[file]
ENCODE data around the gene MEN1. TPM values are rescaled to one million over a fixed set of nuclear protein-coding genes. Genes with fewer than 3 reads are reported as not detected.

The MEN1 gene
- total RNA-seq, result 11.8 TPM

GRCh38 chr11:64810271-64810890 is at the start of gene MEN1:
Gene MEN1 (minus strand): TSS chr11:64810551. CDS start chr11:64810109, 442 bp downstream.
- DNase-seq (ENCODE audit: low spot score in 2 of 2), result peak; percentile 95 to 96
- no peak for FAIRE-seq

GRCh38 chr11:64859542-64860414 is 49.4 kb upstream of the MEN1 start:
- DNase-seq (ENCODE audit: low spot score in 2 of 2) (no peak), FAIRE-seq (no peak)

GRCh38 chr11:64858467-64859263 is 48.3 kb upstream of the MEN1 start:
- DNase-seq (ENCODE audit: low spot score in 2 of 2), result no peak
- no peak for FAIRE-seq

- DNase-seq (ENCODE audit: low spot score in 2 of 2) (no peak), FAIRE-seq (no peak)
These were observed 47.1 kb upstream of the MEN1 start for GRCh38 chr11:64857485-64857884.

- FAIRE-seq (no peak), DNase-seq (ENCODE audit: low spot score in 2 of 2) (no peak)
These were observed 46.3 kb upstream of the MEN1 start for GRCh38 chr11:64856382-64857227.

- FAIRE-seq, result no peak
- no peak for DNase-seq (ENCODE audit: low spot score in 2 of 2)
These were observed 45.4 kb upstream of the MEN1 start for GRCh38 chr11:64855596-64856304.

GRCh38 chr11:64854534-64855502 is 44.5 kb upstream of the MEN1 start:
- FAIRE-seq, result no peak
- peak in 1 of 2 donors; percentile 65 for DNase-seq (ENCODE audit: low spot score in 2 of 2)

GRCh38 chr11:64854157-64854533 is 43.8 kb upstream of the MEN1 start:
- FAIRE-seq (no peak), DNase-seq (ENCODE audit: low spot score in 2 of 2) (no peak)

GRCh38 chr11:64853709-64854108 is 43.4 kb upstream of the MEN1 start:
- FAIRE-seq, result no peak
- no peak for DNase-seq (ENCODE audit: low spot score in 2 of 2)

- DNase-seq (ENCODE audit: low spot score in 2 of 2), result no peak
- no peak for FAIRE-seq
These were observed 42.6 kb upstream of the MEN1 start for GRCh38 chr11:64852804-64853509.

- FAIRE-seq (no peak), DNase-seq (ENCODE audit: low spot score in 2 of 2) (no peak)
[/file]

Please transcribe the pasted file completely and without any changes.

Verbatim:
ENCODE data around the gene MEN1. TPM values are rescaled to one million over a fixed set of nuclear protein-coding genes. Genes with fewer than 3 reads are reported as not detected.

The MEN1 gene
- total RNA-seq, result 11.8 TPM

GRCh38 chr11:64810271-64810890 is at the start of gene MEN1:
Gene MEN1 (minus strand): TSS chr11:64810551. CDS start chr11:64810109, 442 bp downstream.
- DNase-seq (ENCODE audit: low spot score in 2 of 2), result peak; percentile 95 to 96
- no peak for FAIRE-seq

GRCh38 chr11:64859542-64860414 is 49.4 kb upstream of the MEN1 start:
- DNase-seq (ENCODE audit: low spot score in 2 of 2) (no peak), FAIRE-seq (no peak)

GRCh38 chr11:64858467-64859263 is 48.3 kb upstream of the MEN1 start:
- DNase-seq (ENCODE audit: low spot score in 2 of 2), result no peak
- no peak for FAIRE-seq

- DNase-seq (ENCODE audit: low spot score in 2 of 2) (no peak), FAIRE-seq (no peak)
These were observed 47.1 kb upstream of the MEN1 start for GRCh38 chr11:64857485-64857884.

- FAIRE-seq (no peak), DNase-seq (ENCODE audit: low spot score in 2 of 2) (no peak)
These were observed 46.3 kb upstream of the MEN1 start for GRCh38 chr11:64856382-64857227.

- FAIRE-seq, result no peak
- no peak for DNase-seq (ENCODE audit: low spot score in 2 of 2)
These were observed 45.4 kb upstream of the MEN1 start for GRCh38 chr11:64855596-64856304.

GRCh38 chr11:64854534-64855502 is 44.5 kb upstream of the MEN1 start:
- FAIRE-seq, result no peak
- peak in 1 of 2 donors; percentile 65 for DNase-seq (ENCODE audit: low spot score in 2 of 2)

GRCh38 chr11:64854157-64854533 is 43.8 kb upstream of the MEN1 start:
- FAIRE-seq (no peak), DNase-seq (ENCODE audit: low spot score in 2 of 2) (no peak)

GRCh38 chr11:64853709-64854108 is 43.4 kb upstream of the MEN1 start:
- FAIRE-seq, result no peak
- no peak for DNase-seq (ENCODE audit: low spot score in 2 of 2)

- DNase-seq (ENCODE audit: low spot score in 2 of 2), result no peak
- no peak for FAIRE-seq
These were observed 42.6 kb upstream of the MEN1 start for GRCh38 chr11:64852804-64853509.

- FAIRE-seq (no peak), DNase-seq (ENCODE audit: low spot score in 2 of 2) (no peak)